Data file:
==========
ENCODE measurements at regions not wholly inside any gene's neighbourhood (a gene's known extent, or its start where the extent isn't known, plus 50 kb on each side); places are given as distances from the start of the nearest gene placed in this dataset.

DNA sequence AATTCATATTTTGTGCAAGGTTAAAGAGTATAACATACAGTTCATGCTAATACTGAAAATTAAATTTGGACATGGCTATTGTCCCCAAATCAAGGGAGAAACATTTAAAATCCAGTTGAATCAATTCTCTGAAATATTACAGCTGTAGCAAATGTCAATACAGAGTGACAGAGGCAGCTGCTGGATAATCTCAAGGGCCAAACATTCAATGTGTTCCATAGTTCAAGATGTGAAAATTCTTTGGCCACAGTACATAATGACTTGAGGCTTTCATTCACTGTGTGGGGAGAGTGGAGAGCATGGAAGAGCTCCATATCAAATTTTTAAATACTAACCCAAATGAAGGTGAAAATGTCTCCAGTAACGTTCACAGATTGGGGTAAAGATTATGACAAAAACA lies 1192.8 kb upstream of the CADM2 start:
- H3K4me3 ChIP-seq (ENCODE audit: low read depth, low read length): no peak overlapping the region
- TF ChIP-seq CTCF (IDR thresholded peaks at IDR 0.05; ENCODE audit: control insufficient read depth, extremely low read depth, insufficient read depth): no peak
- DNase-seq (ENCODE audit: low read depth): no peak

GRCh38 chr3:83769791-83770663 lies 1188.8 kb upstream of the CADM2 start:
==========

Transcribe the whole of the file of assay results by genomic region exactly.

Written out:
ENCODE measurements at regions not wholly inside any gene's neighbourhood (a gene's known extent, or its start where the extent isn't known, plus 50 kb on each side); places are given as distances from the start of the nearest gene placed in this dataset.

DNA sequence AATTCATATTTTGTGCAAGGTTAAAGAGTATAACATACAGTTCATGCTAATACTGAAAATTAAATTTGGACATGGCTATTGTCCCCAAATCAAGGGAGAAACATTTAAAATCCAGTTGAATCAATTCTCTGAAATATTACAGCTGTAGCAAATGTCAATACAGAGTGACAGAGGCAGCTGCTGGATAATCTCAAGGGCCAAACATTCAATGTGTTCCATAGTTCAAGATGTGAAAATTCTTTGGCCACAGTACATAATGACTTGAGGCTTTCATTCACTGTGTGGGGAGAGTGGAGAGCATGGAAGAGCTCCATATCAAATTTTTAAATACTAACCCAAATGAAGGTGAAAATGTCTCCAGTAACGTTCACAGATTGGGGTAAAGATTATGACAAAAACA lies 1192.8 kb upstream of the CADM2 start:
- H3K4me3 ChIP-seq (ENCODE audit: low read depth, low read length): no peak overlapping the region
- TF ChIP-seq CTCF (IDR thresholded peaks at IDR 0.05; ENCODE audit: control insufficient read depth, extremely low read depth, insufficient read depth): no peak
- DNase-seq (ENCODE audit: low read depth): no peak

GRCh38 chr3:83769791-83770663 lies 1188.8 kb upstream of the CADM2 start: